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A short half-life of ULBP1 at the cell surface due to internalization and proteosomal degradation

AutorFernández-Messina, L.; Valés-Gómez, M.; Reyburn, H. T.
Palabras claveULBP1
Fecha de publicación2016
EditorBlackwell Publishing
CitaciónImmunology and Cell Biology 94 (5): 479- 485 (2016)
ResumenThe expression of NKG2D ligands (NKG2D-L) flag stressed cells for immune recognition and destruction. A precise control of the cell surface expression of these proteins is therefore required to ensure an appropriate immune response and it is becoming clear that NKG2D ligand expression is regulated at multiple levels. We now report that the surface stability of the human glycosyl-phosphatidyl-inositol (GPI)-anchored ligand ULBP1 (UL16-binding protein) at the plasma membrane is lower than other ULBP molecules. This difference in stability is due neither to shedding nor to a higher internalization rate of ULBP1 but rather occurs because of a rapid degradation of ULBP1 protein after internalization from the cell surface that is blocked by proteasome inhibition. These data indicate that, in addition to the known transcriptional and post-translational mechanisms, surface expression of human NKG2D-L is also regulated by protein turnover and that the brief residence of ULBP1 could contribute to the fine tuning of immune responses.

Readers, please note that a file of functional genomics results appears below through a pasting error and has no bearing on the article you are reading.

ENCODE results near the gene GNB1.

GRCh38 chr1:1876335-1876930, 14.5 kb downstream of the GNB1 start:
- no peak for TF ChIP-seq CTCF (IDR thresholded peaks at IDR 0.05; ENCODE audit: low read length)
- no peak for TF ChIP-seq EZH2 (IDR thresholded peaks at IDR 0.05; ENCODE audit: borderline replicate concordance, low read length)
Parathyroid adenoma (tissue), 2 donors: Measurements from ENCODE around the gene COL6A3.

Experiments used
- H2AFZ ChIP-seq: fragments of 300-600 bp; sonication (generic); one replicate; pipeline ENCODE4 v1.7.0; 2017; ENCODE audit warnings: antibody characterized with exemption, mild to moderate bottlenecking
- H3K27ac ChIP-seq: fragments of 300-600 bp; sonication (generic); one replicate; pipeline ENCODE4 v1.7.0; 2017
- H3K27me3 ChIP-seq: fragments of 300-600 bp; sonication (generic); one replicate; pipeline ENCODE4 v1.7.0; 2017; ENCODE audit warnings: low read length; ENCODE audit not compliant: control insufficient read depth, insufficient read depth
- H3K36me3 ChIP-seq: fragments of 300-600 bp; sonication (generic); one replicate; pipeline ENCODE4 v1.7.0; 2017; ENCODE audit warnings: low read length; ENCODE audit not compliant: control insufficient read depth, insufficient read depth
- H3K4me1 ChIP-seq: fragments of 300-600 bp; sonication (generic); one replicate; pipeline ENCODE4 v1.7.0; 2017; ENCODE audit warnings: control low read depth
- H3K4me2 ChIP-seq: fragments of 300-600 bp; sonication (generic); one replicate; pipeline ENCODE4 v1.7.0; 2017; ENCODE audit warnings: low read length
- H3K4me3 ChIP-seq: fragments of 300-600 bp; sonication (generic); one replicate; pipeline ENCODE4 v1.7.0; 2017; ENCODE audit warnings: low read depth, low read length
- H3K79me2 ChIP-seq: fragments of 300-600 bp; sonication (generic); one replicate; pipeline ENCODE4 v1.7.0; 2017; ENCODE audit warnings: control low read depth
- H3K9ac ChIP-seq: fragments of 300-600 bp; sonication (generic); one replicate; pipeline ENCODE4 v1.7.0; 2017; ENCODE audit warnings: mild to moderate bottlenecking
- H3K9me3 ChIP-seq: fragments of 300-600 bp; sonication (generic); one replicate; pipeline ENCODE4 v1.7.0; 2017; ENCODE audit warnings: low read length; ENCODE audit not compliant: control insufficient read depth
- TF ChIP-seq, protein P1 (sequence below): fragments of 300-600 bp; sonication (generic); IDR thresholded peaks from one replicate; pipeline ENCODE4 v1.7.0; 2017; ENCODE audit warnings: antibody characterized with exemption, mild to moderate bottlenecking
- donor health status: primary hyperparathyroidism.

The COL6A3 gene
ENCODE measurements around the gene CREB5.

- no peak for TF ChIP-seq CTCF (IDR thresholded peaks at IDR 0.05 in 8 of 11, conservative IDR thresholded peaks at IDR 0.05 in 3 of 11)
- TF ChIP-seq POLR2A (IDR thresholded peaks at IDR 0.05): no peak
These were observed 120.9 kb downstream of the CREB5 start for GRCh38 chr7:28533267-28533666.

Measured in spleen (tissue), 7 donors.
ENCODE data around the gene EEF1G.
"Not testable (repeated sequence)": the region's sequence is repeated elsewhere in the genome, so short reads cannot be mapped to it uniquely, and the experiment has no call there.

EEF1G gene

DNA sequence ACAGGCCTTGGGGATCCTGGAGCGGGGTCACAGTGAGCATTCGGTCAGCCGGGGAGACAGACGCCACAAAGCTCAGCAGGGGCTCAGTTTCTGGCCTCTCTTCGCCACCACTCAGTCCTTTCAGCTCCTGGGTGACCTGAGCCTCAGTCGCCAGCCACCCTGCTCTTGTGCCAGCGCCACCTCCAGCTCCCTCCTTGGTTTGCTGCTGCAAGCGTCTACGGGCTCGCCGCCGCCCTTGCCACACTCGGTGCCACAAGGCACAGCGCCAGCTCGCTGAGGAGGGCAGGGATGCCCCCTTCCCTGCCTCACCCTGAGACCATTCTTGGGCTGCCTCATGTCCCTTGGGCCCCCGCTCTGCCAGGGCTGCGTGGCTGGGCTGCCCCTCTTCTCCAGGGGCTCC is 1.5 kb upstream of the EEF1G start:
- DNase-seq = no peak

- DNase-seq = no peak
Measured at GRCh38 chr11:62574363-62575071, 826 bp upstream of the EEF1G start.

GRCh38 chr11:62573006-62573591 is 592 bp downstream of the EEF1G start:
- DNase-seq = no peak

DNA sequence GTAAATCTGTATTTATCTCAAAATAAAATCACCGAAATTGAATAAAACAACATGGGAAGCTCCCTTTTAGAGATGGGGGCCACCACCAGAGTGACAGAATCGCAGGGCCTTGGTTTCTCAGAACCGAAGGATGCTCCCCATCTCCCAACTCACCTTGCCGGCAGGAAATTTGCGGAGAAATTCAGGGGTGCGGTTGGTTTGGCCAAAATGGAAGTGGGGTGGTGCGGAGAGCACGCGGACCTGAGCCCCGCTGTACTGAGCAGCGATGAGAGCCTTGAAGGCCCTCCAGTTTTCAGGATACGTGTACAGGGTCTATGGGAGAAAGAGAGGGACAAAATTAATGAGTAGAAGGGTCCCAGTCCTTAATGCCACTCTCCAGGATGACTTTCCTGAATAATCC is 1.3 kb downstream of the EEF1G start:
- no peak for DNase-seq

Versión del editorhttp://dx.doi.org/10.1038/icb.2016.2
Identificadoresdoi: 10.1038/icb.2016.2
issn: 1440-1711
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